Check out this lovely op-ed from Elizabeth Farrelly. Well worth a read. My favourite part was this:
Certainly, we should feel compassion. And certainly, there should be regulations. Quite probably there should be more assiduous back-burning. But to blame green policies – to cull already endangered shark species, to reduce tree cover – is to blame nature for human folly.
Loving nature does not entitle us to tangle with her at will. Nor does it set such entanglement on our terms, much as we may wish it. We may crave total immersion but, in truth, not to immerse is often better for us and almost always better for nature.
Some have to live in bush, or swim at dusk. But bush suburbs and forested hamlets are voluntary, designed for the illusion of paradise on earth. It works, too, like any bubble, until it doesn’t.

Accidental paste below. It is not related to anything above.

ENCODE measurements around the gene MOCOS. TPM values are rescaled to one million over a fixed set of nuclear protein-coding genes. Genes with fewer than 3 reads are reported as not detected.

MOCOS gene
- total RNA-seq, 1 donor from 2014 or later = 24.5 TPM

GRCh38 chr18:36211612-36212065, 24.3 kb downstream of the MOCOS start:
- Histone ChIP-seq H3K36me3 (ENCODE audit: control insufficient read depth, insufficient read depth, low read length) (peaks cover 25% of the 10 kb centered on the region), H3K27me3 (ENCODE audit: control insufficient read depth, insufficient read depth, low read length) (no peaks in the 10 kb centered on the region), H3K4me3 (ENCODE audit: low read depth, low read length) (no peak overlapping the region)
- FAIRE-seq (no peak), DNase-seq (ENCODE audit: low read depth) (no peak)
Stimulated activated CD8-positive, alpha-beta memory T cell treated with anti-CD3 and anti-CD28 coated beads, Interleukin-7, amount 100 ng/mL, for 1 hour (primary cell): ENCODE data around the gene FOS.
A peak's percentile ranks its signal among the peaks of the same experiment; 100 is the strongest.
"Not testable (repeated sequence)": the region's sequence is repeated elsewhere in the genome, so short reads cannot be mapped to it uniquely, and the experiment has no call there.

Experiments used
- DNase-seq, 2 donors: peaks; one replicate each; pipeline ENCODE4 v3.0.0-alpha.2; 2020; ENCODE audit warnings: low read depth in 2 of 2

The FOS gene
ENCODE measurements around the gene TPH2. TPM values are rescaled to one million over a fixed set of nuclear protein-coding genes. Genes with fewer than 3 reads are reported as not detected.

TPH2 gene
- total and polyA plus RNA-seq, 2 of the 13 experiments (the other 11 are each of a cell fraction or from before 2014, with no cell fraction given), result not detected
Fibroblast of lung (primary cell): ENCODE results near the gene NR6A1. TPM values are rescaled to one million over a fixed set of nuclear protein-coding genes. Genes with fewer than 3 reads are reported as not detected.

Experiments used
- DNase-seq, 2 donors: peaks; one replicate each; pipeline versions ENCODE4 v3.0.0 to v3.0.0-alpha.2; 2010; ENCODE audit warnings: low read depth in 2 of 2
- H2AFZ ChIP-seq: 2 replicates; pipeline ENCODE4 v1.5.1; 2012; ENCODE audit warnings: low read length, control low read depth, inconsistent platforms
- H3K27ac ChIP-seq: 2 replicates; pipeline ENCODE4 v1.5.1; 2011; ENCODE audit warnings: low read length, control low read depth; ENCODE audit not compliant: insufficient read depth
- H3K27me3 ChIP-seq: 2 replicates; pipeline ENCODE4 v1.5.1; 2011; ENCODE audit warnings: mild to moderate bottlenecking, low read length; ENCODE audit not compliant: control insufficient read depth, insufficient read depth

Once we’re in there, further, with our pools and parks and patios, we’ve sacrificed nature’s wildness without making it safe. Even if we could cut enough trees, kill enough sharks, to sustain the illusion, this would not only reduce paradise to the very thing we want to escape – namely, town – but exacerbate the long-term problem, namely climate change.
She wonderfully articulates something I’ve been thinking of for some time since the bushfires: to what extent do we fail to accept we live in a natural world, with natural processes and, yes, natural disasters. Escaping the city is fine and good, but it goes along with certain consequences.